December 23 marked the openings of three of Indiana’s newest breweries. The openings proved truth of an old maxim — “Build it and they will come” — and expanded a newer credo —“Repurpose it and they’ll come and talk about it.”
Though not possible to be at all three diverse locations, reports fill in for the two I missed and the one on-site visit links me back a decade to the city of Kokomo when timing was not as fortuitous as it is now, with a buzz for historic preservation.
Black Circle Brewing Co., Midtown Indianapolis
2201 E. 46th St., 46205
Black Circle Brewery, just west of Keystone St. at 2201 E 46th St, is the smallest with a three-barrel system and open hours limited to weekends. Ten year homebrew veterans Jesse Rice and Dan Gayle envision sharing their spins on classical styles with other beers from other Indiana craft breweries.
Featured with the 12-tap beer bar will be live music and games, particularly a vintage arcade, eager for your quarters. On-site food is catered through a partnership with Elena Ruz Cuban Cuisine
Check Black Circle's Facebook
or call 327-426-0143 to check if it's open and the live music schedule. The re-purposed grocery warehouse is renamed Refinery 46, and houses a co-op working space and other businesses along with the brewery as a neighborhood gathering place.
Riverfront Taproom, Downtown Shelbyville
530 N. Harrison St., Shelbyville, 46176
Riverfront Taproom in downtown Shelbyville’s newly created Riverfront District, is in the former Kiefer’s Furniture Store. The 200-plus seat restaurant and brewpub features 32 taps of craft beer and hard cider, half from 450 North Brewery
and Gnarly Grove Hard Cider
and the other half “showcasing other Indiana craft breweries,” according to the news release. “The restaurant will also include a Simmons Winery Tasting Room
where customers can taste and purchase wine by the glass and bottles to-go.”
Shelbyville business owners Greg Kelsay, Ron Kelsay and Bill Poland partnered with David and Brenda (Kelsay) Simmons, owners of Columbus-based 450 North Brewery and Simmons Winery. Brick oven pizza will be the featured menu item along with gourmet burgers, appetizers, and select entrees, according to the release.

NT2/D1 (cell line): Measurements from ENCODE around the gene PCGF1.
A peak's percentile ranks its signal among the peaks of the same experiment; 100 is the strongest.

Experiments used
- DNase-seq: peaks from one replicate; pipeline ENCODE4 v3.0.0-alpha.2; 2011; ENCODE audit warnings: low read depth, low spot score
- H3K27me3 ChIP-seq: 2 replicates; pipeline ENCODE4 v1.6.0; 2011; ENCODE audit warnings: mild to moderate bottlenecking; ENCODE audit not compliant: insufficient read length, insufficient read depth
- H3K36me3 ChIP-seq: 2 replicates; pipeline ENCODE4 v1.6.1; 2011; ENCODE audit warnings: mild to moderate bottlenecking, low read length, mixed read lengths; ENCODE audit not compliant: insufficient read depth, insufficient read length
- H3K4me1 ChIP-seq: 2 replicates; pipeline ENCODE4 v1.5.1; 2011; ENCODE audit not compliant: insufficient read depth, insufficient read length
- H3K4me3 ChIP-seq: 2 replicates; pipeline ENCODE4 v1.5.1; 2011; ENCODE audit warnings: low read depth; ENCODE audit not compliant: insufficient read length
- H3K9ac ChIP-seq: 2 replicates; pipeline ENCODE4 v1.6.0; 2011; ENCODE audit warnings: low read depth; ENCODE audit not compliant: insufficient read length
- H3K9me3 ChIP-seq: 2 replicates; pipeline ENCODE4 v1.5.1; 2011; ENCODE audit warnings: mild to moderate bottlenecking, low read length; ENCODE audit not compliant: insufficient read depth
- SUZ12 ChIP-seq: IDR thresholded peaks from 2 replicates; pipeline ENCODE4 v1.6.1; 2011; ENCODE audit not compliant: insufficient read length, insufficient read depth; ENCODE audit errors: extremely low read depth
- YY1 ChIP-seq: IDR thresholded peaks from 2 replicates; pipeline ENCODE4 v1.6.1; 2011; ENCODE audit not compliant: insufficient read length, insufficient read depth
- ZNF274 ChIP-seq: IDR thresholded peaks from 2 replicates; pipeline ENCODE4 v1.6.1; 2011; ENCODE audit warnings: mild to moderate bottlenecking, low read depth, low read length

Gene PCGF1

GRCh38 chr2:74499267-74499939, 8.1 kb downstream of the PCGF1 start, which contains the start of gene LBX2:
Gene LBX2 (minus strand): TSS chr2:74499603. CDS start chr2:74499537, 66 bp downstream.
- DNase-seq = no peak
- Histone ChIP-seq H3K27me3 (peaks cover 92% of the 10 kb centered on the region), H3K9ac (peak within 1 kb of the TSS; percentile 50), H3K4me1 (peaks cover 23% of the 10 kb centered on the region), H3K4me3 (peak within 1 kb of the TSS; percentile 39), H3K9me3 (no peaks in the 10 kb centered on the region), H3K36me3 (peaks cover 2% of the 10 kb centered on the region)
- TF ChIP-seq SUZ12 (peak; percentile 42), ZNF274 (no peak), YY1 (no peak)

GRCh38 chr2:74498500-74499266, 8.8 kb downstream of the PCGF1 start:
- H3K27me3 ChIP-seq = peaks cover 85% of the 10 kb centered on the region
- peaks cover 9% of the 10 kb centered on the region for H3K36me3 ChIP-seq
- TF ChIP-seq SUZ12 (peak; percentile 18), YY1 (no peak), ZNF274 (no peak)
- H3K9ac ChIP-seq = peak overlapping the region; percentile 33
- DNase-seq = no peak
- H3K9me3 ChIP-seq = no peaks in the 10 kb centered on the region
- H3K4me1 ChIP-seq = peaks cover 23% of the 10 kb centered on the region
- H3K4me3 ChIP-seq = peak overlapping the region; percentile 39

“Fresh, local ingredients including Simmons’ homegrown fresh fruits and vegetables and meats, cheese, and breads from other Indiana producers will be utilized.
“Riverfront Taproom will also include a unique barrel room, lined wall-to-wall in wine barrels, that will be available for larger parties, meetings and events for up to 45 people. An outdoor deck overlooking the Big Blue River will complement the outdoor seating.”
A Pint of History:
Shelbyville is located 26 miles southeast of Indianapolis in Shelby County at the fork of the Little Blue and Big Blue Rivers, on land ceded to the United States in 1818 by the Miami Indians as part of the Treaty of St. Mary. Whetzel Trace, cut through the wilderness by Jacob Whetzel and his son, early on connected the two pioneer locations. In 1830, the first railroad in Indiana connected Shelbyville with Indianapolis, and the line later expanded to Madison and Jeffersonville at the Ohio River.
Shelbyville, platted in 1822 and incorporated as a town in 1850, was named in honor of Kentuckian Isaac Shelby, a veteran of Lord Dunmore’s War, the Revolutionary War and War of 1812. The Shelbyville post office has been in operation since 1823. Seven listings on the National Register of Historic Places makes Shelbyville a cultural destination. The diversity of notable people born here includes basketball star William Garrett, Quarterback Mike Phipps, 21st U.S. Vice-President Thomas Hendricks and rapper Kid Quill among a longer listing.
Tin Man Brewing, Downtown Kokomo
500 N. Buckeye St., Suite A, Kokomo, 46901
Related: Tin Man Brewing Co. makes a move to Kokomo
Walking into the old Kokomo train depot, Tin Man’s iconic robot logo suddenly morphed into a stylized steam engine.
“We noticed the coincidence, too,” laughed Nick Davidson, acknowledging my double take.
[The same kind of logo serendipity hit us when Daredevil moved their brewing operation to Speedway. The helmet transferred dashingly.]
Dec. 23, Tin Man Kokomo
’s ’soft opening’ included members of the Howard County Homebrew Club, bringing the conversation back to May 2007 when Half Moon Restaurant & Brewery
opened as Kokomo’s first craft brewery and a year later when Brass Monkey Brewing Company made its brave entry at the fledgeling Sycamore Marketplace. Half Moon will be celebrating its tenth anniversary, Brass Monkey was a decade ahead ahead of its time for a downtown revival. Now Tin Man Kokomo is surrounded by the kinds of shops and cultural destinations brewer Andrew Lewis “dreamed …of [as] a downtown revival.”
Until all the permits are in hand to rev up the Kokomo brewery, beer will be brought up from Evansville so don’t expect Sunday growler fills at this time. While waiting, Tin Man brewers are ‘retraining’ themselves to brew on the standard system now installed in the old depot. Tin Man’s Evansville distinction since its 2012 opening has been brewing on a mash filter system.
“We’re adapting Evansville recipes for the Kokomo brewery,” said Nick Davidson. He promises the same taste for consistent favorites. “We’re just changing the ingredients’ numbers, not the ingredients.”
Dec. 23 I tasted the Evansville brewed:
Ingot IPA, experiencing the special qualities resulting from brewing an Ale with Lager yeast, notably a frothy head and picturesque lace as the glass empties per my sips. Cafe Leche Cream Coffee, perfectly coffee bean, malt and hops balanced, utilizing Evansville-based TJ Roaster beans.
Grapefruit Gose, an unfiltered wheat with a lemony twang.
Weld Strawberry Sour, everyone’s pick as a full bodied alternative to cranberry sauce with a turkey dinner.